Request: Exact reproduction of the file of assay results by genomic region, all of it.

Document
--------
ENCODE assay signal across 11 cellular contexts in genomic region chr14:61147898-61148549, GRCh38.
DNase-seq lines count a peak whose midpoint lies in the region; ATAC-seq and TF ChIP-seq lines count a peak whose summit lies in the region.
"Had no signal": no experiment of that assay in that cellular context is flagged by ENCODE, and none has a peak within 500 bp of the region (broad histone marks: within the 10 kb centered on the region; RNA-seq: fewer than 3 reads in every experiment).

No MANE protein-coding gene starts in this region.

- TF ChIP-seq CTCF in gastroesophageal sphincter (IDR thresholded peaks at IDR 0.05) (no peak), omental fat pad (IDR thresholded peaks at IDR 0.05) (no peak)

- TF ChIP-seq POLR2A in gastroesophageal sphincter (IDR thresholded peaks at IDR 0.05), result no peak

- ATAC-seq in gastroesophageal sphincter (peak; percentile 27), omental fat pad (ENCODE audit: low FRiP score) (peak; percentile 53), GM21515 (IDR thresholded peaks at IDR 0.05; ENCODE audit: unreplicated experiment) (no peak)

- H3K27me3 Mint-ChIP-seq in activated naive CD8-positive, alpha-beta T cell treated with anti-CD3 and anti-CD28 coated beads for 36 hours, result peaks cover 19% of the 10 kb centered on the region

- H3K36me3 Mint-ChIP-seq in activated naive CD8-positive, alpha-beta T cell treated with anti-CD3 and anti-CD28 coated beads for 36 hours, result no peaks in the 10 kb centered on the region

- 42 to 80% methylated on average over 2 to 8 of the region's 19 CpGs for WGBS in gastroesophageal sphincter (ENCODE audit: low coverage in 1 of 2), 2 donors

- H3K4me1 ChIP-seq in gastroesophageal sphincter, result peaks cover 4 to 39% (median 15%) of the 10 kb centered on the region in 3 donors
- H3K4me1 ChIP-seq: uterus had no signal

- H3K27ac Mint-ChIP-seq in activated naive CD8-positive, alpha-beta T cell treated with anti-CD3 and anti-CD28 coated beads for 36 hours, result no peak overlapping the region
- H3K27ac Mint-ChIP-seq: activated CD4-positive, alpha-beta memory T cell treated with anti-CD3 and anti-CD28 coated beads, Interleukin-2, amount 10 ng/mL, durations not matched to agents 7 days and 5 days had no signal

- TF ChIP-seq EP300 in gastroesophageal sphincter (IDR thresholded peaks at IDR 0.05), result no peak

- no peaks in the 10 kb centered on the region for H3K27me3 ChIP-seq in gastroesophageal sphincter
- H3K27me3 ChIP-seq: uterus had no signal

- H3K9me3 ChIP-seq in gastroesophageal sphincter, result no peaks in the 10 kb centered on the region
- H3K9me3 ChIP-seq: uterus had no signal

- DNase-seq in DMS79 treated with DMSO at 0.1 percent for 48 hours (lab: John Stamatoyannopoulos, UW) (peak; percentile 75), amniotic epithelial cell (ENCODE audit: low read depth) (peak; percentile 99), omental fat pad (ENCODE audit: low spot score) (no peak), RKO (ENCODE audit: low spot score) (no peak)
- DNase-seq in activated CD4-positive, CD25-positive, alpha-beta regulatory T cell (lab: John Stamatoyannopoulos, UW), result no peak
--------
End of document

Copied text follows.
ENCODE assay signal across 11 cellular contexts in genomic region chr14:61147898-61148549, GRCh38.
DNase-seq lines count a peak whose midpoint lies in the region; ATAC-seq and TF ChIP-seq lines count a peak whose summit lies in the region.
"Had no signal": no experiment of that assay in that cellular context is flagged by ENCODE, and none has a peak within 500 bp of the region (broad histone marks: within the 10 kb centered on the region; RNA-seq: fewer than 3 reads in every experiment).

No MANE protein-coding gene starts in this region.

- TF ChIP-seq CTCF in gastroesophageal sphincter (IDR thresholded peaks at IDR 0.05) (no peak), omental fat pad (IDR thresholded peaks at IDR 0.05) (no peak)

- TF ChIP-seq POLR2A in gastroesophageal sphincter (IDR thresholded peaks at IDR 0.05), result no peak

- ATAC-seq in gastroesophageal sphincter (peak; percentile 27), omental fat pad (ENCODE audit: low FRiP score) (peak; percentile 53), GM21515 (IDR thresholded peaks at IDR 0.05; ENCODE audit: unreplicated experiment) (no peak)

- H3K27me3 Mint-ChIP-seq in activated naive CD8-positive, alpha-beta T cell treated with anti-CD3 and anti-CD28 coated beads for 36 hours, result peaks cover 19% of the 10 kb centered on the region

- H3K36me3 Mint-ChIP-seq in activated naive CD8-positive, alpha-beta T cell treated with anti-CD3 and anti-CD28 coated beads for 36 hours, result no peaks in the 10 kb centered on the region

- 42 to 80% methylated on average over 2 to 8 of the region's 19 CpGs for WGBS in gastroesophageal sphincter (ENCODE audit: low coverage in 1 of 2), 2 donors

- H3K4me1 ChIP-seq in gastroesophageal sphincter, result peaks cover 4 to 39% (median 15%) of the 10 kb centered on the region in 3 donors
- H3K4me1 ChIP-seq: uterus had no signal

- H3K27ac Mint-ChIP-seq in activated naive CD8-positive, alpha-beta T cell treated with anti-CD3 and anti-CD28 coated beads for 36 hours, result no peak overlapping the region
- H3K27ac Mint-ChIP-seq: activated CD4-positive, alpha-beta memory T cell treated with anti-CD3 and anti-CD28 coated beads, Interleukin-2, amount 10 ng/mL, durations not matched to agents 7 days and 5 days had no signal

- TF ChIP-seq EP300 in gastroesophageal sphincter (IDR thresholded peaks at IDR 0.05), result no peak

- no peaks in the 10 kb centered on the region for H3K27me3 ChIP-seq in gastroesophageal sphincter
- H3K27me3 ChIP-seq: uterus had no signal

- H3K9me3 ChIP-seq in gastroesophageal sphincter, result no peaks in the 10 kb centered on the region
- H3K9me3 ChIP-seq: uterus had no signal

- DNase-seq in DMS79 treated with DMSO at 0.1 percent for 48 hours (lab: John Stamatoyannopoulos, UW) (peak; percentile 75), amniotic epithelial cell (ENCODE audit: low read depth) (peak; percentile 99), omental fat pad (ENCODE audit: low spot score) (no peak), RKO (ENCODE audit: low spot score) (no peak)
- DNase-seq in activated CD4-positive, CD25-positive, alpha-beta regulatory T cell (lab: John Stamatoyannopoulos, UW), result no peak